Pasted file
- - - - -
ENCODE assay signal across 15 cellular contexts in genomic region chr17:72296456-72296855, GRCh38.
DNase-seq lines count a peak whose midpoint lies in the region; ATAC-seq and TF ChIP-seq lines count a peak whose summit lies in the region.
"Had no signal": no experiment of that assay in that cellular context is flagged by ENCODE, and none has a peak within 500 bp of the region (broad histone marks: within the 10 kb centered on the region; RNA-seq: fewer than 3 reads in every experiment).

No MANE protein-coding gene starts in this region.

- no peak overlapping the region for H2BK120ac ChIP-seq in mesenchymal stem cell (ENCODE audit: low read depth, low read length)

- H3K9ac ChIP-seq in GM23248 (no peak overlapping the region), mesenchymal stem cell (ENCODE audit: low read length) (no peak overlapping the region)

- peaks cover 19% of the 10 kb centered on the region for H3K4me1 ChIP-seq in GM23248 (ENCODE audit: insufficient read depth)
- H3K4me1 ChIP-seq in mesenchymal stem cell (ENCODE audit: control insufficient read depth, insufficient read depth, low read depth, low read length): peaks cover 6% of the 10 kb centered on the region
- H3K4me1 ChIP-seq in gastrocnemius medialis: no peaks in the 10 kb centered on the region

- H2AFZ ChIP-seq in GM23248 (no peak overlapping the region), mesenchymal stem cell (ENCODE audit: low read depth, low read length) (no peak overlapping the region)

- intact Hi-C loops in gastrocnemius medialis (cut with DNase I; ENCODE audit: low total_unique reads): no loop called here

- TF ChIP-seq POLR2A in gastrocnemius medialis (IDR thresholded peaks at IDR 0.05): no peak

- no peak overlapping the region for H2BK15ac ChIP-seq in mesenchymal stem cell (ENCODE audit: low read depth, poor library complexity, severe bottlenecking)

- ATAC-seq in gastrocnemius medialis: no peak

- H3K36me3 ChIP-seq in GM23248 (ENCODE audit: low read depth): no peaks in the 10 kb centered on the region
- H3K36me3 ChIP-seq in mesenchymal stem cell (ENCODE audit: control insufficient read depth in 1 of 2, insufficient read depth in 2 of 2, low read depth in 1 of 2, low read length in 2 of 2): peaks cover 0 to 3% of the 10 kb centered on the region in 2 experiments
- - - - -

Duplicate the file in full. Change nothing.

ENCODE assay signal across 15 cellular contexts in genomic region chr17:72296456-72296855, GRCh38.
DNase-seq lines count a peak whose midpoint lies in the region; ATAC-seq and TF ChIP-seq lines count a peak whose summit lies in the region.
"Had no signal": no experiment of that assay in that cellular context is flagged by ENCODE, and none has a peak within 500 bp of the region (broad histone marks: within the 10 kb centered on the region; RNA-seq: fewer than 3 reads in every experiment).

No MANE protein-coding gene starts in this region.

- no peak overlapping the region for H2BK120ac ChIP-seq in mesenchymal stem cell (ENCODE audit: low read depth, low read length)

- H3K9ac ChIP-seq in GM23248 (no peak overlapping the region), mesenchymal stem cell (ENCODE audit: low read length) (no peak overlapping the region)

- peaks cover 19% of the 10 kb centered on the region for H3K4me1 ChIP-seq in GM23248 (ENCODE audit: insufficient read depth)
- H3K4me1 ChIP-seq in mesenchymal stem cell (ENCODE audit: control insufficient read depth, insufficient read depth, low read depth, low read length): peaks cover 6% of the 10 kb centered on the region
- H3K4me1 ChIP-seq in gastrocnemius medialis: no peaks in the 10 kb centered on the region

- H2AFZ ChIP-seq in GM23248 (no peak overlapping the region), mesenchymal stem cell (ENCODE audit: low read depth, low read length) (no peak overlapping the region)

- intact Hi-C loops in gastrocnemius medialis (cut with DNase I; ENCODE audit: low total_unique reads): no loop called here

- TF ChIP-seq POLR2A in gastrocnemius medialis (IDR thresholded peaks at IDR 0.05): no peak

- no peak overlapping the region for H2BK15ac ChIP-seq in mesenchymal stem cell (ENCODE audit: low read depth, poor library complexity, severe bottlenecking)

- ATAC-seq in gastrocnemius medialis: no peak

- H3K36me3 ChIP-seq in GM23248 (ENCODE audit: low read depth): no peaks in the 10 kb centered on the region
- H3K36me3 ChIP-seq in mesenchymal stem cell (ENCODE audit: control insufficient read depth in 1 of 2, insufficient read depth in 2 of 2, low read depth in 1 of 2, low read length in 2 of 2): peaks cover 0 to 3% of the 10 kb centered on the region in 2 experiments